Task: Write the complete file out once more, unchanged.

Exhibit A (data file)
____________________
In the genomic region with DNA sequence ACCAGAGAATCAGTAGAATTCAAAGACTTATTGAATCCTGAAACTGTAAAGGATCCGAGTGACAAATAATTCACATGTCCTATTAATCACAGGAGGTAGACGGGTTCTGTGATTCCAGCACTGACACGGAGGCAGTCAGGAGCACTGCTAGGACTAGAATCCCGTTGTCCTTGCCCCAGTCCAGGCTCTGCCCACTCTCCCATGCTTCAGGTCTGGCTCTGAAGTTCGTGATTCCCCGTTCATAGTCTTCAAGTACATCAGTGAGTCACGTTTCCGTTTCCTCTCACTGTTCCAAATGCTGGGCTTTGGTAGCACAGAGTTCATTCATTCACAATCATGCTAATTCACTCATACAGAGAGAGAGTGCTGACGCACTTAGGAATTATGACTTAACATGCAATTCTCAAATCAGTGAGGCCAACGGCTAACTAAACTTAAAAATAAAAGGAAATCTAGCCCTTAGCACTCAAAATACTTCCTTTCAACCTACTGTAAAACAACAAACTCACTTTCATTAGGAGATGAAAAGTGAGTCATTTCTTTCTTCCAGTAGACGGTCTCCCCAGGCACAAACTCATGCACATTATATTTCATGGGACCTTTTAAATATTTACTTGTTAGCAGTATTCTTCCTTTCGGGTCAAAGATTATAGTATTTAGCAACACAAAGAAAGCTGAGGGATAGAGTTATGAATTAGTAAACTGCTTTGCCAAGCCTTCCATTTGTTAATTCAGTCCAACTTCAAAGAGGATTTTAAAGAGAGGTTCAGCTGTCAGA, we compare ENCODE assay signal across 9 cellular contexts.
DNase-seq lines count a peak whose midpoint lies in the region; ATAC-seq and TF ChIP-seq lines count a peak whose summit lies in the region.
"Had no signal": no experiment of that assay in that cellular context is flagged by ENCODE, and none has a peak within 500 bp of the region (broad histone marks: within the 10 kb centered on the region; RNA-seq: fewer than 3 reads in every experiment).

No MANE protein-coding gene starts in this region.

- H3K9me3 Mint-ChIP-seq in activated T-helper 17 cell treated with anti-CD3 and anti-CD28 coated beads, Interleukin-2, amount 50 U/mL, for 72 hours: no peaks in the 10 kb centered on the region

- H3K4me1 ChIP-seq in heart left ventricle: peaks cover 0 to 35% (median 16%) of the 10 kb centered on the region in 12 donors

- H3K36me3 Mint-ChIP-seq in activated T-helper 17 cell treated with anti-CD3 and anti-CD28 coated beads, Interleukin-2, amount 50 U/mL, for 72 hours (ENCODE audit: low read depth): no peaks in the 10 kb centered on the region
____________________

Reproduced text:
In the genomic region with DNA sequence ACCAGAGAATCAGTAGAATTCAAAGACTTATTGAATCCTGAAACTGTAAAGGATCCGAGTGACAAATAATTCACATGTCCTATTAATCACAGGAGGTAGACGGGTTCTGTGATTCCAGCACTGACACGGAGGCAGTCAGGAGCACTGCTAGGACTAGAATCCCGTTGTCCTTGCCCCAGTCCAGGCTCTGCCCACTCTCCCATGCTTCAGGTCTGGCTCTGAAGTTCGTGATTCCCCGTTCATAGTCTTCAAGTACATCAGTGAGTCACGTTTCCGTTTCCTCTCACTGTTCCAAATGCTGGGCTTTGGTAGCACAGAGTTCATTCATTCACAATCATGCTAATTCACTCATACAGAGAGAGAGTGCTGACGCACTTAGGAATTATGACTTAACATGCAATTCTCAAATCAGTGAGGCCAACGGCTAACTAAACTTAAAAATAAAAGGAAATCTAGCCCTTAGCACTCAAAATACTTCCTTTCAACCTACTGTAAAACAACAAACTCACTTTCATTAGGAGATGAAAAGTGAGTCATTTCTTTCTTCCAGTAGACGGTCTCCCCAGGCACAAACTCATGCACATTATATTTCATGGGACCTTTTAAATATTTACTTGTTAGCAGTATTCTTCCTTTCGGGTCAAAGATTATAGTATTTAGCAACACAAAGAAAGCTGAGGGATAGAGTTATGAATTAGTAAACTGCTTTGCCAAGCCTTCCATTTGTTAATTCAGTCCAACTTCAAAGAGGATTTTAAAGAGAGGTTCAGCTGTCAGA, we compare ENCODE assay signal across 9 cellular contexts.
DNase-seq lines count a peak whose midpoint lies in the region; ATAC-seq and TF ChIP-seq lines count a peak whose summit lies in the region.
"Had no signal": no experiment of that assay in that cellular context is flagged by ENCODE, and none has a peak within 500 bp of the region (broad histone marks: within the 10 kb centered on the region; RNA-seq: fewer than 3 reads in every experiment).

No MANE protein-coding gene starts in this region.

- H3K9me3 Mint-ChIP-seq in activated T-helper 17 cell treated with anti-CD3 and anti-CD28 coated beads, Interleukin-2, amount 50 U/mL, for 72 hours: no peaks in the 10 kb centered on the region

- H3K4me1 ChIP-seq in heart left ventricle: peaks cover 0 to 35% (median 16%) of the 10 kb centered on the region in 12 donors

- H3K36me3 Mint-ChIP-seq in activated T-helper 17 cell treated with anti-CD3 and anti-CD28 coated beads, Interleukin-2, amount 50 U/mL, for 72 hours (ENCODE audit: low read depth): no peaks in the 10 kb centered on the region